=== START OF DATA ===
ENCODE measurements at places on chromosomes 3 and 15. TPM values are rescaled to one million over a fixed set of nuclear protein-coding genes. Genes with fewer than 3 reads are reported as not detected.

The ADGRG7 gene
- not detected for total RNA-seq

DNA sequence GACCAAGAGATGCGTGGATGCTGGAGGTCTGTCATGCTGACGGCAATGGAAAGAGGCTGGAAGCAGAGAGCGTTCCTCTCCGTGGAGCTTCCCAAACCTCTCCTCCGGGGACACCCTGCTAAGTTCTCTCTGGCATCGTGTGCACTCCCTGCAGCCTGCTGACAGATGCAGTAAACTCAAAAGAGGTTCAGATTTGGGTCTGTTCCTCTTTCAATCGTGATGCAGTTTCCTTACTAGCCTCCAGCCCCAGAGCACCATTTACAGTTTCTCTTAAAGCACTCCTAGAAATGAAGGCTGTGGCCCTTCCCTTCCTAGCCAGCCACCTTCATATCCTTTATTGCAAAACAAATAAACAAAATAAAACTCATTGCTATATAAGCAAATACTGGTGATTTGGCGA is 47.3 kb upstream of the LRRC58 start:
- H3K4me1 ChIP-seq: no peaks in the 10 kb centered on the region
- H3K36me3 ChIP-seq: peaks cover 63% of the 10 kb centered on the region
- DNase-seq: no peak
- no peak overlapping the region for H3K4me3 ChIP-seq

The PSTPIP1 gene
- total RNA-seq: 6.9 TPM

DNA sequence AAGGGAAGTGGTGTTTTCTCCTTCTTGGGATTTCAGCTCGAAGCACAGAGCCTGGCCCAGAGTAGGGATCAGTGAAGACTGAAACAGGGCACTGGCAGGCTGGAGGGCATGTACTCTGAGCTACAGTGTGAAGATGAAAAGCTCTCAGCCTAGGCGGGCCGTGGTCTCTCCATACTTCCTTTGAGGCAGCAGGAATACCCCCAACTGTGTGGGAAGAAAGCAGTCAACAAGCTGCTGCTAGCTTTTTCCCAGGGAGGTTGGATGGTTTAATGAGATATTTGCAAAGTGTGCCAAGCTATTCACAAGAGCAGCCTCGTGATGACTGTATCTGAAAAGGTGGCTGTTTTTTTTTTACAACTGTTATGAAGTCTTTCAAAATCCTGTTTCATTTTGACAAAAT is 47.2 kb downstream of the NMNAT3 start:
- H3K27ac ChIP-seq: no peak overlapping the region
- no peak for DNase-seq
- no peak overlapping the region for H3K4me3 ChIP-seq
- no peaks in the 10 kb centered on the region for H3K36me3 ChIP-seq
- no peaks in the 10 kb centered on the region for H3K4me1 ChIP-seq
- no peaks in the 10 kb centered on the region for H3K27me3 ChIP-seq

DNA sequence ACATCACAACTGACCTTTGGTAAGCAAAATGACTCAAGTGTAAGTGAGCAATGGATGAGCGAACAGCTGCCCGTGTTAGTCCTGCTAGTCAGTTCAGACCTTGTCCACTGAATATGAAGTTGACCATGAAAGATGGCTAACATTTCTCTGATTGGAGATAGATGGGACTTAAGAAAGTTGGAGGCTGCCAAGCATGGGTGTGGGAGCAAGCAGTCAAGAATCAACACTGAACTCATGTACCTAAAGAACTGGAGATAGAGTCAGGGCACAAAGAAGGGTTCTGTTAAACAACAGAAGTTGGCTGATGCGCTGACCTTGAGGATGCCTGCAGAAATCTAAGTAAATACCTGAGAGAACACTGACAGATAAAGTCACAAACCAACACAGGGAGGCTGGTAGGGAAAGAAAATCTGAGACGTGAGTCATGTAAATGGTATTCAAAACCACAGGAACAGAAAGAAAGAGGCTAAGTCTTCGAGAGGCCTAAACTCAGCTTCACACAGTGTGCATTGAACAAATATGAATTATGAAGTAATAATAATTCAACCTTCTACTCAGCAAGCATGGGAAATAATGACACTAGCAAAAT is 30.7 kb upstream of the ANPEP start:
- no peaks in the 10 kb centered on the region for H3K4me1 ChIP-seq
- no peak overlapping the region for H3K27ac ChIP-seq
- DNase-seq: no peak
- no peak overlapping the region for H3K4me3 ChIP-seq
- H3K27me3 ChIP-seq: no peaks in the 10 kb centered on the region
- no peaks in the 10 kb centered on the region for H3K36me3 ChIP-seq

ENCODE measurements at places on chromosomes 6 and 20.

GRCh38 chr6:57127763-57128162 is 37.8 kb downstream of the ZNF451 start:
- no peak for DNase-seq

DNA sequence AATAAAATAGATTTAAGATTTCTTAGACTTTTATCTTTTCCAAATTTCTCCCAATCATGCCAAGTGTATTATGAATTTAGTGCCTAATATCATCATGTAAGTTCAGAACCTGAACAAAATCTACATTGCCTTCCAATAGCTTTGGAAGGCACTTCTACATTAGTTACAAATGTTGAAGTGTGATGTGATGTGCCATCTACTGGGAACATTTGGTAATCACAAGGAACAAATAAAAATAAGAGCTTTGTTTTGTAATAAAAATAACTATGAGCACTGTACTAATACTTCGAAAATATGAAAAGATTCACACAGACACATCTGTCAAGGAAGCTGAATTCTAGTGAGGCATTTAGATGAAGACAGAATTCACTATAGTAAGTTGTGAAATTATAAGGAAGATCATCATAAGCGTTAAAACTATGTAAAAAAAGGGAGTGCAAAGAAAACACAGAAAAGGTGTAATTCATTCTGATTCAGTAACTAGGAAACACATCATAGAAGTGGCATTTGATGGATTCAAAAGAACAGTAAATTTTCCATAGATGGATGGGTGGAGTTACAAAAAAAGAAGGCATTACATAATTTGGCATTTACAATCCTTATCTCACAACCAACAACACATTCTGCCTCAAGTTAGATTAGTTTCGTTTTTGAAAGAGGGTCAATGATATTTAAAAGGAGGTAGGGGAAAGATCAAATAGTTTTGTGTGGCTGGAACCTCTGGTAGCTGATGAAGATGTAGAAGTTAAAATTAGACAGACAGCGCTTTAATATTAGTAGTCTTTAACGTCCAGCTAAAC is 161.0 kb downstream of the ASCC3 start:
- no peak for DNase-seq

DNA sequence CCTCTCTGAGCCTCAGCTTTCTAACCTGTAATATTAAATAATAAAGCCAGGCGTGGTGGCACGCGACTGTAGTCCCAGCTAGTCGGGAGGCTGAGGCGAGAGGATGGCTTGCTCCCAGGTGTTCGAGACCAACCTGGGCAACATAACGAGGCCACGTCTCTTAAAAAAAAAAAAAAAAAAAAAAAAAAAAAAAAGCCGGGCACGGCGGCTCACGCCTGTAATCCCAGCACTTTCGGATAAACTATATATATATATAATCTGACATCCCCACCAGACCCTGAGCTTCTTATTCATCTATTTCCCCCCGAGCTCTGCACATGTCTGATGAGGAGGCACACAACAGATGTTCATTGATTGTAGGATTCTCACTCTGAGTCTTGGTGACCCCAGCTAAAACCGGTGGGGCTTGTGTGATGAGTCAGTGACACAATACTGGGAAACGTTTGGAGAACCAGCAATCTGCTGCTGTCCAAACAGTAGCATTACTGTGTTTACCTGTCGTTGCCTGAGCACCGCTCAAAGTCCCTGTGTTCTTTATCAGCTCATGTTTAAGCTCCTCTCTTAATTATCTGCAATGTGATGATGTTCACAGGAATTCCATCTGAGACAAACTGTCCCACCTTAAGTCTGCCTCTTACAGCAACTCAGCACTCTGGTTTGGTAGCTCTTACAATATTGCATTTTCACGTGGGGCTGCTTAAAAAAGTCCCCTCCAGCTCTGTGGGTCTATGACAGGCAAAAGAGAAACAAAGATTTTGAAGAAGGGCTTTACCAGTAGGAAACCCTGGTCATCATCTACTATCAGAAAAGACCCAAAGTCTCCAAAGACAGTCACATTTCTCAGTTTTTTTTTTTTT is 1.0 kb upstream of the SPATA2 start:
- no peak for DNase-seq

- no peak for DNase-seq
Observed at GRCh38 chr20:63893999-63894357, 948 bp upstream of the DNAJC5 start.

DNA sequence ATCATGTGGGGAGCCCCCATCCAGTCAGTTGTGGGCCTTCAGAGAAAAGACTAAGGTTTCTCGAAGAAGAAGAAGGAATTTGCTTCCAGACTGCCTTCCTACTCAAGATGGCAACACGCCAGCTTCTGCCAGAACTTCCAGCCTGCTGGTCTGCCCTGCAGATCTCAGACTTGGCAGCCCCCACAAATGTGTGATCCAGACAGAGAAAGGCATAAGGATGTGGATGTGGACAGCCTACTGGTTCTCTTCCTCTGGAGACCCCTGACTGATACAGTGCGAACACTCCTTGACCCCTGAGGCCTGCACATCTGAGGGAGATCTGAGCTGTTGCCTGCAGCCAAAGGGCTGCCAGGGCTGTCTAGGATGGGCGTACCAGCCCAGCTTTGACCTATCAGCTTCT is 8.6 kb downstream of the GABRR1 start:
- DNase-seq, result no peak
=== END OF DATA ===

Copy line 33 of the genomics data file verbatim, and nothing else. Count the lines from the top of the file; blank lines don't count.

Observed at GRCh38 chr20:63893999-63894357, 948 bp upstream of the DNAJC5 start.